For Old Testament, we students reflect weekly on “some topic, aspect or concept” from the volumes and volumes of assigned reading. I am limited to one single-spaced page each week, and in every case I’ve been forced to cut myself off from writing. So read knowing that my thoughts are manifold!
If you are interested in more selections from my School of Theology Coursework, follow the link to the category of SOT Coursework. I have also set up a new category for these Old Testament reflection papers called OT Weeklies. If all goes well, each new reflection paper will be posted automatically at 2:00 p.m. each Monday, when my Old Testament class convenes.
What follows is my reflection paper from the week of October 11. Enjoy!
The first half of the Old Testament book of Joshua poses special problems for modern Christians who unequivocally understand God as loving and peace-seeking for all people groups. Per a straightforward reading of these first twelve chapters, the tribes of Israel march throughout Canaan and are seemingly commanded by God to dispose of anyone they find inhabiting the land. Referring to a group of kings, the writer of Joshua explains, “For it was the Lord himself who hardened their hearts to wage war against Israel, so that he might destroy them totally, exterminating them without mercy” (Jo 11:20 NIV). When preaching about the characteristics of Yahweh, most pastors do not include qualities such as “merciless” and “requiring complete annihilation,” yet these are found rather plentifully in Joshua. This reflection paper will attempt to reconcile such primitive portrayals of God for today’s believers.
Given the significance of these issues, Victor P. Hamilton devotes several pages to a discussion of the Hebrew words kharam and kherem, which lie behind several of God’s apparent requirements for total destruction of “other” peoples in both Joshua and Deuteronomy. Avoiding the problematic language present in many of the relevant verses, Hamilton explains kherem as “handing something over to God, with no ‘ifs, ands, or buts’ and renouncing of any further claim on the item.” Unfortunately, when that item happens to be land claimed by someone else, those Yahweh-less people often cannot remain alive. This is not a portrait of the peaceful, loving and forgiving God portrayed in the gospels by Jesus, despite Hamilton’s attempt to pacify by noting that “such wars of extermination” do not “become national policy” for Israel.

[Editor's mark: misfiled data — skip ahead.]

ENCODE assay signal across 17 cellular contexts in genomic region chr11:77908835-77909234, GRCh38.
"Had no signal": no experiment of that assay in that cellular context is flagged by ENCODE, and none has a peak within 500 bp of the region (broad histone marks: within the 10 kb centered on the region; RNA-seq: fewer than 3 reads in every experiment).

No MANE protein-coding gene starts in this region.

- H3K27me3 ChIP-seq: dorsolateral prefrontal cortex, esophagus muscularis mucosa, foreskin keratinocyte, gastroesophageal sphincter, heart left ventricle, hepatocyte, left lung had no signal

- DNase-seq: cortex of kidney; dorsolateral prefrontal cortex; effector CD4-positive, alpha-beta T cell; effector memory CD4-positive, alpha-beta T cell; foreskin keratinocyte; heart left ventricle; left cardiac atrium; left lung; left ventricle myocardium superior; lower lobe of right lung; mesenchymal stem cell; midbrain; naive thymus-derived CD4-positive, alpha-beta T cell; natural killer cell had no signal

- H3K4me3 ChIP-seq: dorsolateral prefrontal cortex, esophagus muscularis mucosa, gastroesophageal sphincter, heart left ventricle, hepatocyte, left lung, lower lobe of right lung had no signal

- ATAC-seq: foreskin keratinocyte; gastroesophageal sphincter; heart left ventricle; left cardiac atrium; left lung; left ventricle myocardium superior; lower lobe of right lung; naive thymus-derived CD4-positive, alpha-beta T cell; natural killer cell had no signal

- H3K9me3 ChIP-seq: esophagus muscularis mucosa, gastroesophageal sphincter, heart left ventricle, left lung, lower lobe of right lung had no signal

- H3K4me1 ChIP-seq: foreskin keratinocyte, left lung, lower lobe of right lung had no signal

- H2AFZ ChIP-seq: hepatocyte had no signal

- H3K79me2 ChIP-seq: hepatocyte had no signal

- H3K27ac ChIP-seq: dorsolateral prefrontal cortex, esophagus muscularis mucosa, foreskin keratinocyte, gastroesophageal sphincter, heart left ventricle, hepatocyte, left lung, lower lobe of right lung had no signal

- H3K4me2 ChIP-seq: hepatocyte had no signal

Certainly, these apparent conquest accounts are not the only instances of senseless violence in the Old Testament. Quite graphically, a psalmist in exile speaks favorably toward anyone who would murder Babylonian babies to exact revenge for the fall of Jerusalem (Ps 137:8-9). Borrowing from medical lexicon, Israel’s xenophobia may be presenting itself symptomatically both in this psalmist’s lament and the kherem commands. With this frame of mind, is the nationwide predisposition to violence driven by the authentic words of God, or is it merely a reflection of human imperfection? Or, as Bart D. Ehrman colorfully inquires, “Does [God] really want his followers to splash the brains of their enemies’ infants against the rocks?”
With the benefit of a more matured understanding of God and the good news of Jesus Christ, modern Christians – likely joined by some of the psalmist’s contemporaries – would be unlikely to answer Ehrman’s question in the affirmative. Perhaps, then, the events and themes recorded in the Bible can be viewed as a chronological progression in the understanding of God’s character. Brian D. McLaren compares this ever-developing perception of God to the way a schoolchild is introduced to new mathematical concepts as he or she enters new grade levels. For example, whereas all numbers a second grader adds and subtracts are strictly whole and positive, in just a few years, the child will be taught both fractional and negative numerals. Reasoning for God, McLaren suggests, “What if the best way to create global solidarity is by first creating tribal solidarity and then gradually teaching tribes to extend [that] to ‘the other’? What if, then, God must first be seen as the God of our tribe and then only later as the God of all tribes?” Only for the slain Anakites might this hypothesis prove insufficient (Jo 11:21-22).
 Victor P. Hamilton, Handbook on the Historical Books (Grand Rapids, MI: Baker Academic, 2001), 34.
 Ibid., 36.
 Bart D. Ehrman, Jesus, Interrupted: Revealing the Hidden Contradictions in the Bible (and Why We Don’t Know About Them) (New York: HarperOne, 2009), 11.
 Brian D. McLaren, A New Kind of Christianity: Ten Questions That Are Transforming the Faith (New York: HarperOne, 2010), 103-104.
 Ibid., 104.
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